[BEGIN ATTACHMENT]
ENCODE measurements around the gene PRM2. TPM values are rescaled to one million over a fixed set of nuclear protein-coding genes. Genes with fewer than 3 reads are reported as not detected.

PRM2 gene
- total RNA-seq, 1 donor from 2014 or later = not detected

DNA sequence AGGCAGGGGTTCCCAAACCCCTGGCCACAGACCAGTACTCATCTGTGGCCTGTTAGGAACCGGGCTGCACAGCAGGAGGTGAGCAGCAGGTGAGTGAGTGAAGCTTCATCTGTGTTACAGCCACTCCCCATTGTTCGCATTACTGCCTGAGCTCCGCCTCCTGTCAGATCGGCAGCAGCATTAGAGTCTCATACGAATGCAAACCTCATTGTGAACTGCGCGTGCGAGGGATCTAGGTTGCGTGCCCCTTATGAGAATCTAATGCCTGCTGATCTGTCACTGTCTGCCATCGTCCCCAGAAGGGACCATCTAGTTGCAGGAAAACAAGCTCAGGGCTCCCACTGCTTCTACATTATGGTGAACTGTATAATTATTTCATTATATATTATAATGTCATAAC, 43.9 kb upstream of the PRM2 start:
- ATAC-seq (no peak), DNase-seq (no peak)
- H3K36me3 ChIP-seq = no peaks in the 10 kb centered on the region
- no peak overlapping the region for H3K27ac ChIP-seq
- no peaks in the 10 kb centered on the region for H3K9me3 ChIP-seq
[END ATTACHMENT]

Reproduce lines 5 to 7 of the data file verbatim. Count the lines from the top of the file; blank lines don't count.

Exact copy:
- ATAC-seq (no peak), DNase-seq (no peak)
- H3K36me3 ChIP-seq = no peaks in the 10 kb centered on the region
- no peak overlapping the region for H3K27ac ChIP-seq